For example, if I had to cut down on cost/time on building that sitemap, I could likely remove the “Test the current structure with 5 site users” step from my “sitemap” deliverable (though that could be risky and I might not want to do that). Use the work breakdown structure to your advantage this way, and you'll not only create a project estimate that maps to a specific budget, you’ll work out a solid set of project requirements.
Now that we’ve talked about how to use a work breakdown structure to estimate your projects and manage project scope, let’s look at some simple work breakdown structure examples to jumpstart your ideas.
Here’s an example of a work breakdown structure in flowchart form. This format works great for simple projects that don’t necessarily need an estimate. In this flowchart example, we’ve shown you how to use a work breakdown structure to plan a vacation.
Just keep in mind that a flowchart can get messy if your project breaks down into too many tasks and subtasks. If you’ve got a complex project on your hands, consider a different format.
We took time to design this list example, but your work breakdown structure can just as easily be scribbled down on your favorite notepad or whiteboard. Here’s how you might use a work breakdown structure to estimate your time for an upcoming move.
If your project involves a long list of tasks and subtasks—and you want to capture both time and budget estimates—a spreadsheet might make sense for you.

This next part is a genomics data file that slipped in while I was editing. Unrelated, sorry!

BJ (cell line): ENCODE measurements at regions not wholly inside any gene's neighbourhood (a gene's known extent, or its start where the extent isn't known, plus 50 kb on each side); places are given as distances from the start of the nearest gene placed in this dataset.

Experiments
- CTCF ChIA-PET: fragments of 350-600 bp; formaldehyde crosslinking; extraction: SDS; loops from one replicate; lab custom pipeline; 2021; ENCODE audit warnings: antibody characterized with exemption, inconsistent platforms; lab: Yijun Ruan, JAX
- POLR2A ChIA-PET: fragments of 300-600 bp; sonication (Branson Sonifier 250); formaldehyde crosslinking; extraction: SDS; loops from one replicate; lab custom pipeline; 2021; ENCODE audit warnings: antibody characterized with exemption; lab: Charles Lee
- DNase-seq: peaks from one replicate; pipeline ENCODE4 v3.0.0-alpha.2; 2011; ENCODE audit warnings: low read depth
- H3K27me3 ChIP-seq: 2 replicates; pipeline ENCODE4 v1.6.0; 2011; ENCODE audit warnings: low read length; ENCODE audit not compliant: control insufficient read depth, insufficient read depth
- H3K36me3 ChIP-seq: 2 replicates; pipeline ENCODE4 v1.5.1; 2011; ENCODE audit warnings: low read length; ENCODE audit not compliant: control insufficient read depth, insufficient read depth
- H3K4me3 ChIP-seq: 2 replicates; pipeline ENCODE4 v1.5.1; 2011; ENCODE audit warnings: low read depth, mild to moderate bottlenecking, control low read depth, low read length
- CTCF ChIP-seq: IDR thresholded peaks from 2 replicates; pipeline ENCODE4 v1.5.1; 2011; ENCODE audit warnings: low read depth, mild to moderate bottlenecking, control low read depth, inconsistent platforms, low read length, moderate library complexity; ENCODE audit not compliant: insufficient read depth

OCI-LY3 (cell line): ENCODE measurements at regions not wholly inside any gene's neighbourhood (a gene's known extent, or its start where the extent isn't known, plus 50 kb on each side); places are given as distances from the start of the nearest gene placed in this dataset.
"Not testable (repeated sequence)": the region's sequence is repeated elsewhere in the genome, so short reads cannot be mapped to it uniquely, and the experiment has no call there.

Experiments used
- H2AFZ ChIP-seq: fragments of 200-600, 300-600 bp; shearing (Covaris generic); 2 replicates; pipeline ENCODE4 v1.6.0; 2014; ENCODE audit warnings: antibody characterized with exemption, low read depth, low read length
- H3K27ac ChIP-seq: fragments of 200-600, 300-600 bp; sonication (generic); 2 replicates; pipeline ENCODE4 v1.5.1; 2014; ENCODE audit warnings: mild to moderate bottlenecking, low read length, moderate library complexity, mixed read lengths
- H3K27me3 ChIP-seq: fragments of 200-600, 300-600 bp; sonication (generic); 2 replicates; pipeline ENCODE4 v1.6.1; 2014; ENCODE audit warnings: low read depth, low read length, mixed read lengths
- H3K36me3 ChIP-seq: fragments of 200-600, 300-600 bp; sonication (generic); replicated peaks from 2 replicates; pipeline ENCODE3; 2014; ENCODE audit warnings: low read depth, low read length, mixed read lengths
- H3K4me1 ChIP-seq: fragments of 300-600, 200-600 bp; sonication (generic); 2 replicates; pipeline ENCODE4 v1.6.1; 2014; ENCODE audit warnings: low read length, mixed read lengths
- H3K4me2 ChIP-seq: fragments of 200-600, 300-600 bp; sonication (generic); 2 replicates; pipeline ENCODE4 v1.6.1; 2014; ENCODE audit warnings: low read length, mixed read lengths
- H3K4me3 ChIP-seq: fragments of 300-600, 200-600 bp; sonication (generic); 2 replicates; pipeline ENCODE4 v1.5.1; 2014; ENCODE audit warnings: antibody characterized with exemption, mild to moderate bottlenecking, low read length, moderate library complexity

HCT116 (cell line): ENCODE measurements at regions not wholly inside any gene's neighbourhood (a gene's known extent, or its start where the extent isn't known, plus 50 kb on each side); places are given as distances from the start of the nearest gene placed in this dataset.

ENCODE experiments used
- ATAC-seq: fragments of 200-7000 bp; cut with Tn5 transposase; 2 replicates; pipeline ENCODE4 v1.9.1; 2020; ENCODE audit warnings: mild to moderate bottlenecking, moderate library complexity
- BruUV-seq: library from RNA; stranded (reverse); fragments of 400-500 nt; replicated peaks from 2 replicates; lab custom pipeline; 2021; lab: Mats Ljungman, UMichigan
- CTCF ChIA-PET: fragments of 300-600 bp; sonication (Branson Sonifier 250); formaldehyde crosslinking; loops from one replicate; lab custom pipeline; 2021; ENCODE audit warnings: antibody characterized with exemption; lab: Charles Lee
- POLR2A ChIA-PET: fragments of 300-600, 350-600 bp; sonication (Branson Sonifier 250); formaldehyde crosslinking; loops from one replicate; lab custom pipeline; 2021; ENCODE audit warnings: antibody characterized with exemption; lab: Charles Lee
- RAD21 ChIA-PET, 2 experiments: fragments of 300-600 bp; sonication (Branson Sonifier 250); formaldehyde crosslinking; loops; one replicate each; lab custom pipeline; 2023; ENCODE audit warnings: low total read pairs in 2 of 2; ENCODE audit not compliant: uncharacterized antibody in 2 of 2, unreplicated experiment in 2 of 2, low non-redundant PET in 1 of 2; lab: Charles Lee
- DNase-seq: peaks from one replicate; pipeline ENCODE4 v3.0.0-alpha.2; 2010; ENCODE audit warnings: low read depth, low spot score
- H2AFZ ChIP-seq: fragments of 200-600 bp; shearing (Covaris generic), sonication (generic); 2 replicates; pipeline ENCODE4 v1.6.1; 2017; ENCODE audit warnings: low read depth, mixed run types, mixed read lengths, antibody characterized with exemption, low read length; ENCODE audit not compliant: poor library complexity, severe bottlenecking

In this work breakdown structure example, we’ve used a simple spreadsheet to estimate cost and effort for a website. You can add columns and rows to fit your needs and even set up formulas that calculate cost based on the estimated time and hourly rate.
Want to get one step ahead of your project plan? Try setting your work breakdown structure up as a gantt chart!
Here’s an example of how we’ve used task groups and subgroups to break a website build down in TeamGantt.
It’s easy to add or remove tasks to fit your scope, and you can use TeamGantt’s hourly estimating feature (available in the advanced plan only) to plug time estimates in and watch the numbers add up—no calculator needed!
When you’re ready to assign and schedule work, all your tasks will already be there waiting for you. Your team can track time right from the app, enabling you to monitor hours to keep the project budget in check.
Did you know you can transform your work breakdown structure into a gantt chart? It’s true!
Simply import your work breakdown structure as a CSV file. We even created a free template you can use to import your work breakdown structure into TeamGantt faster.
Once you’ve downloaded the Excel template, here’s how to take it from blank slate to full-on project gantt chart:
Finally, follow these instructions for importing a project via CSV.
As with any tool or methodology, you need to do what’s right for your project, your team, and you. Maybe the steps and examples outlined here won’t work for you. That’s okay!
If you use the principles that the work breakdown structure encompasses—listing deliverables and tasks—to create your own estimate, you’ll find a level of accuracy you may not have found in the past. And, if you hang on to those estimates, you can use them on future projects as well. That’s a bonus!
Want to save time and effort on your next project? With TeamGantt, you can turn your project estimate into a full-blown plan without the tedium.
You’ll have all the features you need to ensure projects finish on time and under budget—from drag and drop simplicity and team collaboration to customizable views and workload management. And it all comes with a simple and intuitive interface anyone can use.